Charlotte Greenwood I impersonated a young Broadway Star from The Palace named Charlotte Greenwood.   Not too many people remember her now, but I was always an admirer of hers.   She was in many Broadway shows written for her in the early '30s.   One in particular that was a very big hit around the country was called "Linger Longer Letty".   She was a comic dancer much like Ray Bolger.   She's the lady that appeared in many Betty Grable movies after her career in New York moved to Hollywood.   She was always the second banana; someone's aunt, or friend.   I admired her so much and felt so much like her.   In this particular number I did "I Got Out Of Bed On The Right Side".   There was a lot of comic dancing and high kicks, a very strenuous number.   I had to warm up for about half an hour every time that this number was in the show.

Robbie with
Lynne Carter, 1957 Lynne Carter, the Star at The Jewel Box, followed me with his impersonation of Fanny Brice.   It was a very interesting number, and I would say one of the better written numbers for the show.   Lynne decided that he wanted to do an act with me, which was very unusual because Lynne appeared in the production numbers and did his wonderful Pearl Bailey act at the end of the show but very rarely worked with any other female impersonators except the people in the chorus and the show girls, etc..   He thought that that because I was so tall and skinny and he was bow legged that we would make a great comic team for a flapper number, which stayed in the show for a very long time.   It was just wonderful working with Lynne.   I learned so much from him.   I was really a greenhorn when I joined The Jewel Box.   Working on stage with him gave me the experience and the confidence to go on and do more interesting things.

David:  Did you work as a hairstylist before or after you performed in drag, or did you work in both professions at the same time (as I did)?

Robbie:  Yes, I did work both as a performer and a hairstylist, and a wig maker while I was with The Jewel Box.   I got an apprenticeship while we were in Chicago, Illinois.   At that time you could get a licenced hairdresser to sponsor you and work in his shop and study on the side to get your licence.   I met a very wonderful hairstylist there.   His name was Bill Harwood, and he did all the Chez Parèe show girls and many of the more wealthy women in town.   He gave me a wonderful education in salon hairstyling.   I made many of the wigs for the cast at The Jewel Box and then styled them.   I had a built-in business.

Robbie Ross, JBRIn 1960 when the Jewel Box was playing in Hollywood, we were at The Palace Theater at Hollywood & Vine.   I loved the city so much.   I had been there before but this time I decided that I was really getting tired of touring.   It was summer time and it was a very gay city then, many many gay bars, and I decided to make a career change so I opened a wig salon on Hollywood Blvd. and was there for a good 15 years.

The second year I was there while working in the salon one Saturday afternoon, in through the front door pops Yvonne De Carlo, looking absolutely beautiful.   She's a very striking lady.   She had seen a wig in the window that she liked.   I tried it on her and she bought it.   As a matter of fact she bought three wigs and a couple of hair pieces.   We became very good friends and I remained her personal hairdresser for 10 years, and did a lot of shows with her also.   I did "Little Me" and the national tours of "Applause" and "Hello Dolly" with Yvonne.   She was wonderful to me.   One day she came into the salon with her jewelry, clothes and her own photographer and gave me a press release.   She helped me get off to a wonderful start in Hollywood.   Some people can sit in Hollywood for years and nothing like that happens.   I just happened to be blessed.   I've always thought I had an angel on my shoulder, so to speak.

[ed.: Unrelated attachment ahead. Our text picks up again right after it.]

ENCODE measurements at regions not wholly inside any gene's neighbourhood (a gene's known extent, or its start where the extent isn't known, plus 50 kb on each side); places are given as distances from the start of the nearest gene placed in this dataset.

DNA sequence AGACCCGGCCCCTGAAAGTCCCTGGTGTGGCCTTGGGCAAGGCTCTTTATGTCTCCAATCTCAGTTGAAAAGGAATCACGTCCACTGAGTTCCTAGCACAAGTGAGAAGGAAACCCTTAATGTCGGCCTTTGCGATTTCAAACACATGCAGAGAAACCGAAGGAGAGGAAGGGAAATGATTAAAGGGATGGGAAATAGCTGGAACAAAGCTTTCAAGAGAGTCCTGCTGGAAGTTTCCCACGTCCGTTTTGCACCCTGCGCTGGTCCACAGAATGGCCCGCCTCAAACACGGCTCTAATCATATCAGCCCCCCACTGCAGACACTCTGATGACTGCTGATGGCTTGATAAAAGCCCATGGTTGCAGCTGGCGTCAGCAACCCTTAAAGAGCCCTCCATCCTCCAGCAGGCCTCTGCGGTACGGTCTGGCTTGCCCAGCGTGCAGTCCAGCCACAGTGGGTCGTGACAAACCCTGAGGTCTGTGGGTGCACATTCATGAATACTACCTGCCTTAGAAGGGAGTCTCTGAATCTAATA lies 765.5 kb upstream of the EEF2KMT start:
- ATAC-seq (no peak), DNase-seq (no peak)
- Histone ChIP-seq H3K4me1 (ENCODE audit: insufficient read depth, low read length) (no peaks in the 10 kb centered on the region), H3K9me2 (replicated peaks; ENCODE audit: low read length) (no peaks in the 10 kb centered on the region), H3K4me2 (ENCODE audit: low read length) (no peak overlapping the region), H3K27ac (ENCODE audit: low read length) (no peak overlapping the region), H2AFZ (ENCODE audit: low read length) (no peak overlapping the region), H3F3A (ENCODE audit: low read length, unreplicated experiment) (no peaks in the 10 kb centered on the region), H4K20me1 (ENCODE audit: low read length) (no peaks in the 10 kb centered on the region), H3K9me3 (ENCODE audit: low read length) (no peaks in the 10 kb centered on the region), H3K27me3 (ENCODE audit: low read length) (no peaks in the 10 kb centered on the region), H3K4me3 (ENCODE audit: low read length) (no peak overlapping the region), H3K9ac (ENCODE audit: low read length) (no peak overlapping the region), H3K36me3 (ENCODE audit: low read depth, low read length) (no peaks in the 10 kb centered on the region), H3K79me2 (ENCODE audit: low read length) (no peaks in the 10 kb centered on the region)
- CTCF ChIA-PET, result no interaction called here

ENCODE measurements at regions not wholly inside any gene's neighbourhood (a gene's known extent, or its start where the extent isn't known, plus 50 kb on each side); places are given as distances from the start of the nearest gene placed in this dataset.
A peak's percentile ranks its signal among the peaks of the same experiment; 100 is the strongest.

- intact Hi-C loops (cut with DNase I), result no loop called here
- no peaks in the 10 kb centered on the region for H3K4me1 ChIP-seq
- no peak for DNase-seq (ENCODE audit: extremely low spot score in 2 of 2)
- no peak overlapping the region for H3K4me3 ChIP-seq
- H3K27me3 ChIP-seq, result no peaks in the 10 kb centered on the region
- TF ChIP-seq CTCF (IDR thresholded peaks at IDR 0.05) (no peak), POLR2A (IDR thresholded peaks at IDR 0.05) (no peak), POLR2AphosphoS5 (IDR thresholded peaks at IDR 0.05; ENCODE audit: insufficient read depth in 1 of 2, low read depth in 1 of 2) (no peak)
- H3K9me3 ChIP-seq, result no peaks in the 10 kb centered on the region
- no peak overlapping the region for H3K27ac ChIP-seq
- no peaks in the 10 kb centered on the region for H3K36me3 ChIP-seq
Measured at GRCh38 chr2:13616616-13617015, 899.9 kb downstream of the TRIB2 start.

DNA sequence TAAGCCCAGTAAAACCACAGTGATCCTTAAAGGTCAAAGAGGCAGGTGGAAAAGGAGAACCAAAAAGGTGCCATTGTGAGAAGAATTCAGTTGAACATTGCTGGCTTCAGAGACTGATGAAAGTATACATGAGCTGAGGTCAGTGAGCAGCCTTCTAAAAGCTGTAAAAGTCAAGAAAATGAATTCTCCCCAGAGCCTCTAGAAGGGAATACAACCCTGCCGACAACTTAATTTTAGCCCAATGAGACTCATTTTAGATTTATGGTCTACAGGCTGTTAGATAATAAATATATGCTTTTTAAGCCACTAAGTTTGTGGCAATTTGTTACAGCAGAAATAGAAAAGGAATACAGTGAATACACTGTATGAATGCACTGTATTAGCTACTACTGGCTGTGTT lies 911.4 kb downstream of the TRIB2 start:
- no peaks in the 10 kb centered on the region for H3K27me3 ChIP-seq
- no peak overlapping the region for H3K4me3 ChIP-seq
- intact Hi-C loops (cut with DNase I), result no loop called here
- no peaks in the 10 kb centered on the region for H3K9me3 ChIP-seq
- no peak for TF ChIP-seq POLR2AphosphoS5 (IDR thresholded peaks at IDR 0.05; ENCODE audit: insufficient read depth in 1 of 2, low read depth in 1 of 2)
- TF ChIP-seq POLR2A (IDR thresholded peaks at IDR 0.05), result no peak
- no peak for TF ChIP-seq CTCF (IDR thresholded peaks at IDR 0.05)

David:  Talking about your hairstyling career, I understand you made and styled wigs for some famous female impersonators such as Jim Bailey, whom I have seen perform many times.   (See my interview of Jim in this series).   Can you tell us how you came to do wigs for Jim, and were there other impersonators we might know?

Robbie:  Regarding Jim Bailey, I first saw him perform in the 60's at a club called The Valley House, in North Hollywood.   He used to do 3 impersonations per show, and I must say he was a great make-up artist.   However, I felt that someone with that much talent should be perfectly wigged.   He looked exactly like whomever he happened to be impersonating but I felt that some of his wigs were not quite right.   I remade the Streisand and Garland wigs, and a couple more.   He had a big opening at a club called Ciro's on Sunset Strip as I recall.   I dropped everything and got them ready for his opening night.   After Ciro's he called me from Las Vegas to fly in and re-style them.   I had a previous booking and was unable to do so.

Jimmy TaiI also styled wigs for Lynne Carter and Jimmy Tai.   Jimmy did a beautiful act in The Jewel Box Revue.   He was gorgeous . . . so very beautiful!   He is Japanese and worked with fans.   He and I are still good friends.

David:  Can you share any anecdotes from your Showbiz days that involved any well known names either in the Drag World or Hollywood that our readers in Cyberspace would enjoy hearing?

Donald O'Connor 
& Paula Stewart, 
 in "Little Me" Robbie:  I was doing "Little Me" with Donald O'Connor and Yvonne De Carlo and a woman called Paula Stewart [ The wife of comedian Alan King at the time ].   Paula's and Yvonne's wigs had already been sent to the Sahara Club where the show was taking place.   Donald O'Connor's wigs were all custom made with hair lace.   He played eight rolls in this particular play.   The changes were very fast.   I had just got his wigs finished under the wire in time to leave for Sacramento and take the bus up to Lake Tahoe.   It was very stormy and we couldn't fly.   I took the bus three times to the summit.   It was a horrible blizzard and I was scared to death that I wasn't going to make the dress rehearsal, and I had never missed a show in my life.   You know that feeling I'm sure.   I still dream about it.